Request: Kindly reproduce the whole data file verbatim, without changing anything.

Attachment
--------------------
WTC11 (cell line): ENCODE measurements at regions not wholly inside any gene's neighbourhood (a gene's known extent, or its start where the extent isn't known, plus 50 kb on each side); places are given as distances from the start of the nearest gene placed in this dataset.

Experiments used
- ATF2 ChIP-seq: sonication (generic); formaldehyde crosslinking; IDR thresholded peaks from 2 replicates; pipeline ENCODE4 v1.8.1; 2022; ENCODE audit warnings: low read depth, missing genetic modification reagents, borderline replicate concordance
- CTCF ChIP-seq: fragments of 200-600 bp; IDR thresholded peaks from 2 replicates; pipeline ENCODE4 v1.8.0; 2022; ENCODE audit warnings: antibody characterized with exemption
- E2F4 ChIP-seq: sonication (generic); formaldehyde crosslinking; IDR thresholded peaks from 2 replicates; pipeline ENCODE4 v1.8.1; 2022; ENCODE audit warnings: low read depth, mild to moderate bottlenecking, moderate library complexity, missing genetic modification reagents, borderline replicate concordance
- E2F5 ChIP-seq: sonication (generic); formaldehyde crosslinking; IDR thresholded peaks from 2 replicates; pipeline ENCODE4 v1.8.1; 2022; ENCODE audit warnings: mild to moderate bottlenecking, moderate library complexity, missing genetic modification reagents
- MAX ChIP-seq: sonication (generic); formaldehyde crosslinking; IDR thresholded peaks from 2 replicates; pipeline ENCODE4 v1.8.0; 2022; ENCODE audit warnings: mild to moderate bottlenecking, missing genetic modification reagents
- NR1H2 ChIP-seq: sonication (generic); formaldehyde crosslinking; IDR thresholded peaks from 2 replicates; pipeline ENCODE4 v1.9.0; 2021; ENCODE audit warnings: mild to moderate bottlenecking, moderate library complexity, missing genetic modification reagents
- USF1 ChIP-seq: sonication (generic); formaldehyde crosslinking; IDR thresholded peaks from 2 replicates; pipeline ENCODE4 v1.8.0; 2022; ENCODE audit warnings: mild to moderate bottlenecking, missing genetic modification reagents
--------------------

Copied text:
WTC11 (cell line): ENCODE measurements at regions not wholly inside any gene's neighbourhood (a gene's known extent, or its start where the extent isn't known, plus 50 kb on each side); places are given as distances from the start of the nearest gene placed in this dataset.

Experiments used
- ATF2 ChIP-seq: sonication (generic); formaldehyde crosslinking; IDR thresholded peaks from 2 replicates; pipeline ENCODE4 v1.8.1; 2022; ENCODE audit warnings: low read depth, missing genetic modification reagents, borderline replicate concordance
- CTCF ChIP-seq: fragments of 200-600 bp; IDR thresholded peaks from 2 replicates; pipeline ENCODE4 v1.8.0; 2022; ENCODE audit warnings: antibody characterized with exemption
- E2F4 ChIP-seq: sonication (generic); formaldehyde crosslinking; IDR thresholded peaks from 2 replicates; pipeline ENCODE4 v1.8.1; 2022; ENCODE audit warnings: low read depth, mild to moderate bottlenecking, moderate library complexity, missing genetic modification reagents, borderline replicate concordance
- E2F5 ChIP-seq: sonication (generic); formaldehyde crosslinking; IDR thresholded peaks from 2 replicates; pipeline ENCODE4 v1.8.1; 2022; ENCODE audit warnings: mild to moderate bottlenecking, moderate library complexity, missing genetic modification reagents
- MAX ChIP-seq: sonication (generic); formaldehyde crosslinking; IDR thresholded peaks from 2 replicates; pipeline ENCODE4 v1.8.0; 2022; ENCODE audit warnings: mild to moderate bottlenecking, missing genetic modification reagents
- NR1H2 ChIP-seq: sonication (generic); formaldehyde crosslinking; IDR thresholded peaks from 2 replicates; pipeline ENCODE4 v1.9.0; 2021; ENCODE audit warnings: mild to moderate bottlenecking, moderate library complexity, missing genetic modification reagents
- USF1 ChIP-seq: sonication (generic); formaldehyde crosslinking; IDR thresholded peaks from 2 replicates; pipeline ENCODE4 v1.8.0; 2022; ENCODE audit warnings: mild to moderate bottlenecking, missing genetic modification reagents